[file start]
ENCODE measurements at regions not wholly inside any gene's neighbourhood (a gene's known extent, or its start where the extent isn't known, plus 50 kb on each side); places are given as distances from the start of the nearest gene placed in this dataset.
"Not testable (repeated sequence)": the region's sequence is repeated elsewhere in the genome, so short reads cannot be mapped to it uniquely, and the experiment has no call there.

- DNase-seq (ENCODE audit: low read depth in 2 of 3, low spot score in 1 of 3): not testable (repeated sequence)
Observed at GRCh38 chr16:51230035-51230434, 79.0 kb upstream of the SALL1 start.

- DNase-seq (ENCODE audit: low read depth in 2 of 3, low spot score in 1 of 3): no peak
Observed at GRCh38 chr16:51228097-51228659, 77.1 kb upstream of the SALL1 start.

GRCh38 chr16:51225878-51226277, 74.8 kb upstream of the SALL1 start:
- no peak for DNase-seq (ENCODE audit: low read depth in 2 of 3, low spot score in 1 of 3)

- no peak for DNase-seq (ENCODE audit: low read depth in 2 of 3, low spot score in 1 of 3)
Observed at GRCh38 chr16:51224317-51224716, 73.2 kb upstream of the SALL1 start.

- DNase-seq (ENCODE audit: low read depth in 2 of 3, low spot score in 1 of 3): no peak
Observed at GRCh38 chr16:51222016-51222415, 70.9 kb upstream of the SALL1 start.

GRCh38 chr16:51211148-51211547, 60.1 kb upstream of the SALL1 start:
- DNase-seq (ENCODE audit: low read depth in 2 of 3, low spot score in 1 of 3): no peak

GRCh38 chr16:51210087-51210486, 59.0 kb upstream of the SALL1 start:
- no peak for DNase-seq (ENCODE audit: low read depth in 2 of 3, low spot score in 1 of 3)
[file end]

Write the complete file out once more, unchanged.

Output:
ENCODE measurements at regions not wholly inside any gene's neighbourhood (a gene's known extent, or its start where the extent isn't known, plus 50 kb on each side); places are given as distances from the start of the nearest gene placed in this dataset.
"Not testable (repeated sequence)": the region's sequence is repeated elsewhere in the genome, so short reads cannot be mapped to it uniquely, and the experiment has no call there.

- DNase-seq (ENCODE audit: low read depth in 2 of 3, low spot score in 1 of 3): not testable (repeated sequence)
Observed at GRCh38 chr16:51230035-51230434, 79.0 kb upstream of the SALL1 start.

- DNase-seq (ENCODE audit: low read depth in 2 of 3, low spot score in 1 of 3): no peak
Observed at GRCh38 chr16:51228097-51228659, 77.1 kb upstream of the SALL1 start.

GRCh38 chr16:51225878-51226277, 74.8 kb upstream of the SALL1 start:
- no peak for DNase-seq (ENCODE audit: low read depth in 2 of 3, low spot score in 1 of 3)

- no peak for DNase-seq (ENCODE audit: low read depth in 2 of 3, low spot score in 1 of 3)
Observed at GRCh38 chr16:51224317-51224716, 73.2 kb upstream of the SALL1 start.

- DNase-seq (ENCODE audit: low read depth in 2 of 3, low spot score in 1 of 3): no peak
Observed at GRCh38 chr16:51222016-51222415, 70.9 kb upstream of the SALL1 start.

GRCh38 chr16:51211148-51211547, 60.1 kb upstream of the SALL1 start:
- DNase-seq (ENCODE audit: low read depth in 2 of 3, low spot score in 1 of 3): no peak

GRCh38 chr16:51210087-51210486, 59.0 kb upstream of the SALL1 start:
- no peak for DNase-seq (ENCODE audit: low read depth in 2 of 3, low spot score in 1 of 3)